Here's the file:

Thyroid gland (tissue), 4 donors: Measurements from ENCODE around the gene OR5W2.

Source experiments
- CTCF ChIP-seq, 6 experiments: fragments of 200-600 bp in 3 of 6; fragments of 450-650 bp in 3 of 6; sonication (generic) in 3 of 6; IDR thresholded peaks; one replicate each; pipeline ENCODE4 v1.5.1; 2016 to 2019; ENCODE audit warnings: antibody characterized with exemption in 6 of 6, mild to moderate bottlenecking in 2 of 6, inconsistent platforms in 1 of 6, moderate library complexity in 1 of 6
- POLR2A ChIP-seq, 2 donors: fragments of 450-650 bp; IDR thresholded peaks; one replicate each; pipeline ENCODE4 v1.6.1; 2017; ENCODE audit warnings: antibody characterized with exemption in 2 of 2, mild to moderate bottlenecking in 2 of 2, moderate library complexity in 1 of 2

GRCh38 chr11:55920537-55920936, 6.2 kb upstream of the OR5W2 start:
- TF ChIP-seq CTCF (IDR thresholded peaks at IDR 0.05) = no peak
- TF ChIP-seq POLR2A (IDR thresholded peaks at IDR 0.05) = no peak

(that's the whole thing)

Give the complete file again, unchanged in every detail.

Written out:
Thyroid gland (tissue), 4 donors: Measurements from ENCODE around the gene OR5W2.

Source experiments
- CTCF ChIP-seq, 6 experiments: fragments of 200-600 bp in 3 of 6; fragments of 450-650 bp in 3 of 6; sonication (generic) in 3 of 6; IDR thresholded peaks; one replicate each; pipeline ENCODE4 v1.5.1; 2016 to 2019; ENCODE audit warnings: antibody characterized with exemption in 6 of 6, mild to moderate bottlenecking in 2 of 6, inconsistent platforms in 1 of 6, moderate library complexity in 1 of 6
- POLR2A ChIP-seq, 2 donors: fragments of 450-650 bp; IDR thresholded peaks; one replicate each; pipeline ENCODE4 v1.6.1; 2017; ENCODE audit warnings: antibody characterized with exemption in 2 of 2, mild to moderate bottlenecking in 2 of 2, moderate library complexity in 1 of 2

GRCh38 chr11:55920537-55920936, 6.2 kb upstream of the OR5W2 start:
- TF ChIP-seq CTCF (IDR thresholded peaks at IDR 0.05) = no peak
- TF ChIP-seq POLR2A (IDR thresholded peaks at IDR 0.05) = no peak